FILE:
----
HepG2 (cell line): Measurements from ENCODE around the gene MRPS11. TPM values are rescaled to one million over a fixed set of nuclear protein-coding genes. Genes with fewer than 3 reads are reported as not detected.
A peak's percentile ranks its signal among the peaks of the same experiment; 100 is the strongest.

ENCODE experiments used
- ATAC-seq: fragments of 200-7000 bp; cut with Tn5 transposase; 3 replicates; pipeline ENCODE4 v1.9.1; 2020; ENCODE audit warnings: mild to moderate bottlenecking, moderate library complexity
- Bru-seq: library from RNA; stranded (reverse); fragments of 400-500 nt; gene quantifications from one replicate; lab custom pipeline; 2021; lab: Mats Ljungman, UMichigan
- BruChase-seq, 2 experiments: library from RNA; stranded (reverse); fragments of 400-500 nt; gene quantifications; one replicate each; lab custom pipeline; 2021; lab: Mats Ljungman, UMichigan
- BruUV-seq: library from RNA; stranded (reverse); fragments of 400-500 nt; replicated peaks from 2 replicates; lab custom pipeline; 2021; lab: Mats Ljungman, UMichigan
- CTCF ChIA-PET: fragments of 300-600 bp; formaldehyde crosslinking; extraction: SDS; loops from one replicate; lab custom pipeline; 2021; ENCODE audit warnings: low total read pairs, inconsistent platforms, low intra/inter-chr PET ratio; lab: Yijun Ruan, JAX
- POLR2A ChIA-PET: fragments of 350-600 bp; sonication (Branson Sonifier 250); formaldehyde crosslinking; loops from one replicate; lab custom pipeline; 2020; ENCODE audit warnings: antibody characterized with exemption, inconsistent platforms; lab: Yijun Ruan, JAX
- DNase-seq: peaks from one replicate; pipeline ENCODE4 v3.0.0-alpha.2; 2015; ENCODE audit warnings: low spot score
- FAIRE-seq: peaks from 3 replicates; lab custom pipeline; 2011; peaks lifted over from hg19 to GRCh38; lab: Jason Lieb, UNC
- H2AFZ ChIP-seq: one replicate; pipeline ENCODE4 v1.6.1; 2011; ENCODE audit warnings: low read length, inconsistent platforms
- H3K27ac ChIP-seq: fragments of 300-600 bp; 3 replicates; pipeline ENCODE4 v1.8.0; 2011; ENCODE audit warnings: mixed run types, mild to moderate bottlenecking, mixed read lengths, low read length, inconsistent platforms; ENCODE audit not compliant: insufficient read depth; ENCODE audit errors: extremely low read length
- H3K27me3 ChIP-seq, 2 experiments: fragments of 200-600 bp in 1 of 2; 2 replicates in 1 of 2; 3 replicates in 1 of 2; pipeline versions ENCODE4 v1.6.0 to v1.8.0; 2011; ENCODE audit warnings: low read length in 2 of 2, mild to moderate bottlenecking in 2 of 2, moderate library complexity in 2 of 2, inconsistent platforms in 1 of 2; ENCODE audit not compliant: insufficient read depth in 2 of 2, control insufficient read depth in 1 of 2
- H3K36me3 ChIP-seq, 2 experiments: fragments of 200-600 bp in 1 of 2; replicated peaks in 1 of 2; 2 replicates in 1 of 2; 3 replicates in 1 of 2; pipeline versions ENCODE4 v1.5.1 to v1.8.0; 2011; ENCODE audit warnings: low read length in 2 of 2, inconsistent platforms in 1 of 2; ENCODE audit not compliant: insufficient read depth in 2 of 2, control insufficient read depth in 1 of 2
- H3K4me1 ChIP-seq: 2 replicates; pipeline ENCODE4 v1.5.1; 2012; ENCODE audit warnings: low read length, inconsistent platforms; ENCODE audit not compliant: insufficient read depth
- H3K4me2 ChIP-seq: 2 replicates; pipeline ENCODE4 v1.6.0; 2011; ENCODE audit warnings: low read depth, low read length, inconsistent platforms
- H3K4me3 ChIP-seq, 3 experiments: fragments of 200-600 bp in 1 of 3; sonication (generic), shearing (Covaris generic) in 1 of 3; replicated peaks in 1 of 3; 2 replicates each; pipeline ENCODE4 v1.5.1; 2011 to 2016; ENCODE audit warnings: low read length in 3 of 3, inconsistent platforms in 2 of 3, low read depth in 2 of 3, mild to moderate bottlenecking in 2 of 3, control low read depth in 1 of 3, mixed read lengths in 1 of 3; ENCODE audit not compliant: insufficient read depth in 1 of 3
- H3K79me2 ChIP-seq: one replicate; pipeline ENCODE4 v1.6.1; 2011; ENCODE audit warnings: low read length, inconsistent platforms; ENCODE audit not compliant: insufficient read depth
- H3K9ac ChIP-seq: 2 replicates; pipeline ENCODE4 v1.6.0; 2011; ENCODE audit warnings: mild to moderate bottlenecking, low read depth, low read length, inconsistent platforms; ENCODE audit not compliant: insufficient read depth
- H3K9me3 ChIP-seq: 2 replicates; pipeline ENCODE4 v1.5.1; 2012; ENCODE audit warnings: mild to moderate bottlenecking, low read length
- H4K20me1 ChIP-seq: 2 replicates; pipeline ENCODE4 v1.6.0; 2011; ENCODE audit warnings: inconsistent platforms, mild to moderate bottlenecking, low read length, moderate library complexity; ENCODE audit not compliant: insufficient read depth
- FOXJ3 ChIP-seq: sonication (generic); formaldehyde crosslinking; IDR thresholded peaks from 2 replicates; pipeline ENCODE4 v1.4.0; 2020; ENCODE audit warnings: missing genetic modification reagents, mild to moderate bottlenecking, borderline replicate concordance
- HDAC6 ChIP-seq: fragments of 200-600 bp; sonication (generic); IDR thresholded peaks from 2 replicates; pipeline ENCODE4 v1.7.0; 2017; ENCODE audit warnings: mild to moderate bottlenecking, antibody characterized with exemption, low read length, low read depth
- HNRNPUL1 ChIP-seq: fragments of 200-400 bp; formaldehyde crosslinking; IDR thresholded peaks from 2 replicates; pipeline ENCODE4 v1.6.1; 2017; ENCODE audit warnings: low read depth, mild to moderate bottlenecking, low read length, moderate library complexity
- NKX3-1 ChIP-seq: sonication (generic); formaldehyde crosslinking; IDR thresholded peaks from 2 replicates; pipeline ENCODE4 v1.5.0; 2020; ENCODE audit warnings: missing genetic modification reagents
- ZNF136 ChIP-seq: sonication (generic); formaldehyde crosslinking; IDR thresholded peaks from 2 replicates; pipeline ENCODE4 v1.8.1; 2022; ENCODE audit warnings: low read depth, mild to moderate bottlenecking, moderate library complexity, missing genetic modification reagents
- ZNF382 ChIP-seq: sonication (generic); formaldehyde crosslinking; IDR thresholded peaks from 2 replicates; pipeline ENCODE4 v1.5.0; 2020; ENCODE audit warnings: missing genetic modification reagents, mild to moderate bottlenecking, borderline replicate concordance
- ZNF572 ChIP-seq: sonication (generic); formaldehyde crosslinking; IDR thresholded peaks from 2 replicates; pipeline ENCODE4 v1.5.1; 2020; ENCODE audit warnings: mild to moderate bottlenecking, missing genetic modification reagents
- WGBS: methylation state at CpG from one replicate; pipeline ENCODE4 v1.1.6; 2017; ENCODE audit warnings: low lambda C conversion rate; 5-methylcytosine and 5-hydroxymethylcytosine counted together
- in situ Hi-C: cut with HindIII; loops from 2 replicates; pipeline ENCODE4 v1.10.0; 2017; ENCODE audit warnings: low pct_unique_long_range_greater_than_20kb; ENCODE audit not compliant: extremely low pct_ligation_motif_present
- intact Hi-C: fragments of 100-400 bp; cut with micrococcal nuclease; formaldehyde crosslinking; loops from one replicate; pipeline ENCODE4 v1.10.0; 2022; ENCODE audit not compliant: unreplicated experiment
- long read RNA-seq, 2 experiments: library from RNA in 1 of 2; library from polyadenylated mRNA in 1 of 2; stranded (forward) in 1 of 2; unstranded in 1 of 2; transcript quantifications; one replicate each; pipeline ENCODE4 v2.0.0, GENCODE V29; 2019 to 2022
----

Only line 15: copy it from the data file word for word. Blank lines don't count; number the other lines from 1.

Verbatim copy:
- H3K36me3 ChIP-seq, 2 experiments: fragments of 200-600 bp in 1 of 2; replicated peaks in 1 of 2; 2 replicates in 1 of 2; 3 replicates in 1 of 2; pipeline versions ENCODE4 v1.5.1 to v1.8.0; 2011; ENCODE audit warnings: low read length in 2 of 2, inconsistent platforms in 1 of 2; ENCODE audit not compliant: insufficient read depth in 2 of 2, control insufficient read depth in 1 of 2